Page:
Sermon on Luke 13:1-9, for the 3rd Sunday in Lent, "God and Disasters"

In the Name of the Father, and of the Son, and of the Holy Spirit, Amen. There’s an old familiar problem that always rears its ugly head whenever there are natural disasters like the earthquakes, tsunamis, or humanly inflicted tragedies like genocides and terrorist attacks. That old familiar problem is the question of evil. Usually people ask this question: “How can a good God exist and allow so much evil to happen?” Great tragedies with huge death tolls bring this question racing to the forefront of our minds. Sometimes, as a way of excusing God, people will actually blame the victims instead. It was their wickedness that brought this disaster down on their own head. Today we’ll hear how Jesus addresses these problems and what God has done to intervene against evil in this world. Grace, mercy, and peace to you from God our Father and from our Lord and Savior Jesus Christ. Amen.

We’ve probably all heard some of the opining when these tragedies occur. Often it’s offensive speculation. …

Sermon on 1 Peter 1:3-5, for Lent 3, "This is It???"

In the Name of the Father, and of the Son, and of the Holy Spirit, Amen. Last week we talked about the question of identity, and knowing who we are in Christ, so that we can be true to ourselves and true to God. Today I invite you to reflect on the question of “what’s my story?” If your whole life could be embraced in one defining story, what would it be? Grace, mercy, and peace to you from God our Father and from our Lord and Savior Jesus Christ. Amen.

Naturally there would be quite a variety of responses if you asked people what the story of their life was. There’s all the little stories of our daily lives, what we did at work, what our childhood was like, who were our friends and family. Which people impacted our lives, where we were and what we did when notable events happened. Our lives are full of stories that tell who we are, what we’ve done, where we’ve been and where we’re going. Some of us have grand aspirations to leave an impact or legacy in life like an Olympian, inventor…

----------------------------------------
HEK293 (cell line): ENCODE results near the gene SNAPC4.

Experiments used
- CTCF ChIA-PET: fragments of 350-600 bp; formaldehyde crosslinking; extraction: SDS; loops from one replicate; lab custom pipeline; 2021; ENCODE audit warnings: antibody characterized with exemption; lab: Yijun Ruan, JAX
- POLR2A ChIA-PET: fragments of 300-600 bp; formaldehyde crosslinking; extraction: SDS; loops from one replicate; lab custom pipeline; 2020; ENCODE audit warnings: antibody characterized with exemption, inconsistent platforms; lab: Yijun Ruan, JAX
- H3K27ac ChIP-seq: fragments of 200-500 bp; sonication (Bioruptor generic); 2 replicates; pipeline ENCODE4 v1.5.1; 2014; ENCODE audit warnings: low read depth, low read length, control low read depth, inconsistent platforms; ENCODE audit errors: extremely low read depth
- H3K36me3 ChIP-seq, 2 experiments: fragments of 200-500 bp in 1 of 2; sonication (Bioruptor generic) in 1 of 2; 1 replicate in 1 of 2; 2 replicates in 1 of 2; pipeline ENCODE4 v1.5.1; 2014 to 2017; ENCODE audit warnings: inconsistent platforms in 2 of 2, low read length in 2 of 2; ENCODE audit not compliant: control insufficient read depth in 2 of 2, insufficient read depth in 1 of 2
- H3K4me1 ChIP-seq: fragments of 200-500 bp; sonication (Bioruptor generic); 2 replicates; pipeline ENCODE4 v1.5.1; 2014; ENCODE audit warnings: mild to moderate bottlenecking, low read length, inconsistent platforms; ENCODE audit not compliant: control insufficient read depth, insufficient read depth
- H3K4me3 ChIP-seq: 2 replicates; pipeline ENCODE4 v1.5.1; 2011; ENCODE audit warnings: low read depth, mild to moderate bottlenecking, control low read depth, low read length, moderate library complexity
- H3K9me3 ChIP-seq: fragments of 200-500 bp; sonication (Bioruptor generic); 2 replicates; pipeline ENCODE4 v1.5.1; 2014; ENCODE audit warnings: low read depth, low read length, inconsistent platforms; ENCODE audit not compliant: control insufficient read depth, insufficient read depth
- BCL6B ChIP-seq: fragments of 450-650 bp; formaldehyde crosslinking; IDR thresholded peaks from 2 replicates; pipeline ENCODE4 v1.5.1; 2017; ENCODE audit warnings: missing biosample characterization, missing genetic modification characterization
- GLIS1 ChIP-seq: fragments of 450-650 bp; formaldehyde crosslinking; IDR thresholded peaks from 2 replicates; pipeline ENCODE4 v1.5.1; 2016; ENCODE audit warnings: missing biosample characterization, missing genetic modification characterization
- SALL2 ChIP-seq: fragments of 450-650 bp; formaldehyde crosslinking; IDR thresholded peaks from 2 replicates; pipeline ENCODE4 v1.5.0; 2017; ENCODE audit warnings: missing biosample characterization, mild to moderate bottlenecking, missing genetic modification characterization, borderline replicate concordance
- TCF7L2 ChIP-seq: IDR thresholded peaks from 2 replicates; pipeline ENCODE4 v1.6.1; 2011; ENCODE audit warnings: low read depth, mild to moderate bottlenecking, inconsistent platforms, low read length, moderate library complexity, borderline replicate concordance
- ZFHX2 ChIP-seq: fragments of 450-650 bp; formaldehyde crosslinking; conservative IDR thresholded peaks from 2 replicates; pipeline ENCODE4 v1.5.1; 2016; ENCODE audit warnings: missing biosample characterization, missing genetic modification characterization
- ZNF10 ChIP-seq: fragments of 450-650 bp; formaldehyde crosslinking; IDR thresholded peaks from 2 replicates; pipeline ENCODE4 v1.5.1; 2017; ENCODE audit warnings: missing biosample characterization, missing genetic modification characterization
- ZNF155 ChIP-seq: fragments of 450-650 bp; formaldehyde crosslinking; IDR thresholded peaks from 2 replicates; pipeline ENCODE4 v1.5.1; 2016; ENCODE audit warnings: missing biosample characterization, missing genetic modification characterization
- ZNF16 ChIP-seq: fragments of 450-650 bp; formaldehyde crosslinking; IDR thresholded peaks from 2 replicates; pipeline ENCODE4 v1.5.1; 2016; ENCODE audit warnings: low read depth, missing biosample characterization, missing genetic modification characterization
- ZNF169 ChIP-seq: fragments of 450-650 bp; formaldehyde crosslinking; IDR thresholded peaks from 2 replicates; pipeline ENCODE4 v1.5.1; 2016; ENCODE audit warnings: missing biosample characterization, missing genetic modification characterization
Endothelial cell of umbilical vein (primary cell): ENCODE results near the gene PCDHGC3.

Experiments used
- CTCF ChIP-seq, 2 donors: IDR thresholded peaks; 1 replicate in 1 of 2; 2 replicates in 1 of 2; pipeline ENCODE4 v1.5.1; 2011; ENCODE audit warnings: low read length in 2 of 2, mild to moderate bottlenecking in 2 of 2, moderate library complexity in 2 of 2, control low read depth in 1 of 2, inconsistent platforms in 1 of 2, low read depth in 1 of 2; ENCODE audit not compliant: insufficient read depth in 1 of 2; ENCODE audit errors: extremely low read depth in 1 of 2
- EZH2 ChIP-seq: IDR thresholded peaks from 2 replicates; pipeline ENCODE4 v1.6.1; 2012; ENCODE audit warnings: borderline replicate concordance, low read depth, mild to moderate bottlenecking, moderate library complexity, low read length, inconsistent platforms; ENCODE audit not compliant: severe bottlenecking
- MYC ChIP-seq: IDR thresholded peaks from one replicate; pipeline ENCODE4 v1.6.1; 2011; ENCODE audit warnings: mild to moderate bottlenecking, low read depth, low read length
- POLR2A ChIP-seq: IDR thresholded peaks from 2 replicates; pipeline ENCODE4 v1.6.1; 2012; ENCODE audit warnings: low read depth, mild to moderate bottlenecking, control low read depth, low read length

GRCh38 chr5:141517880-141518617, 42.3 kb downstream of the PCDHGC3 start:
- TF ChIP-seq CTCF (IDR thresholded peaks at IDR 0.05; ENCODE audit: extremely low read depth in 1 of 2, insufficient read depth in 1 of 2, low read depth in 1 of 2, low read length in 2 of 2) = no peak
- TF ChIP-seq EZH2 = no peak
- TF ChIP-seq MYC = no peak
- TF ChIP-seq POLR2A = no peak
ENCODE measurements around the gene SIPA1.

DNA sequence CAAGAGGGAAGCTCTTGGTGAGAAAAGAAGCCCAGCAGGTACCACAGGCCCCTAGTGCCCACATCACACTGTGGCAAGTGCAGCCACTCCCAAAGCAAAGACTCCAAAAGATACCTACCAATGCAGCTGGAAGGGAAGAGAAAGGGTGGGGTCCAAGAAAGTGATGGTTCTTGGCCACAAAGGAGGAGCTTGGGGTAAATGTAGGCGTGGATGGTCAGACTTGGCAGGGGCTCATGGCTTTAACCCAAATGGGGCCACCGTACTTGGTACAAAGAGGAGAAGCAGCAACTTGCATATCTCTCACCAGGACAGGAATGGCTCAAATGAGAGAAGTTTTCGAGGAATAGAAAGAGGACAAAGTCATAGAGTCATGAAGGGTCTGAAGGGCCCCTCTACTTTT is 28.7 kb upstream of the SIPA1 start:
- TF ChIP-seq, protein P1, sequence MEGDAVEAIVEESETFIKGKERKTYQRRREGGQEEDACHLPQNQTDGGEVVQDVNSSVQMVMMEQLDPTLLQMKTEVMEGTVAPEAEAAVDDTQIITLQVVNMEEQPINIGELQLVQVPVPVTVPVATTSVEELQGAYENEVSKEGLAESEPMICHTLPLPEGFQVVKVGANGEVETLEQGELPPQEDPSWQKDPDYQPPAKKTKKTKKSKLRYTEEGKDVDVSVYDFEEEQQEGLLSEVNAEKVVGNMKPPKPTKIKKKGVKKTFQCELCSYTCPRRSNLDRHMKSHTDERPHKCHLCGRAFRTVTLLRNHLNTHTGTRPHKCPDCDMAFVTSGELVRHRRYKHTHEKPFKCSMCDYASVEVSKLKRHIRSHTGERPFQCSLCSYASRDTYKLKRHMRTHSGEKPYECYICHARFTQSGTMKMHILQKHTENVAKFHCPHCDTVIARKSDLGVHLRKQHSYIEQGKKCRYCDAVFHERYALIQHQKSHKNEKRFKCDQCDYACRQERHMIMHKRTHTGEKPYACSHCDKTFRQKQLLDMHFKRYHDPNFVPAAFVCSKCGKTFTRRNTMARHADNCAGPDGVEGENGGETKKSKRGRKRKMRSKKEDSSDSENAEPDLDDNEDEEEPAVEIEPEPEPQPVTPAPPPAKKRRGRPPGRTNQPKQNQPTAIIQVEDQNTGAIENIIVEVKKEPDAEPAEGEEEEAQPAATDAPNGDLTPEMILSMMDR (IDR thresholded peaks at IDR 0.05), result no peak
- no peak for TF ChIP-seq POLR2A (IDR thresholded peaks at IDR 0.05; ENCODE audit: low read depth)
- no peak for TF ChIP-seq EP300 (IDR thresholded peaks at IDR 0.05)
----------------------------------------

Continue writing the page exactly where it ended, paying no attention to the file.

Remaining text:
Sermon on Romans 5:1-5, for the 2nd Sunday in Lent, "Chain Reaction!"

In the Name of the Father, and of the Son, and of the Holy Spirit, Amen. Welcome again to our church on this Preschool Sunday, and thanks to our children for singing their praises to God today! The Bible reading that I want to speak to you about is the second reading you heard today, Romans 5:1-5, printed in your bulletin.

5 Therefore, since we have been justified by faith, we have peace with God through our Lord Jesus Christ. 2 Through him we have also obtained access by faith into this grace in which we stand, and we rejoice in hope of the glory of God. 3 More than that, we rejoice in our sufferings, knowing that suffering produces endurance, 4 and endurance produces character, and character produces hope, 5 and hope does not put us to shame, because God’s love has been poured into our hearts through the Holy Spirit who has been given to us.

Grace, mercy, and peace to you from God our Father and from our Lord and Savior Jesus Christ. Amen.

In everyday life there are many circumstance…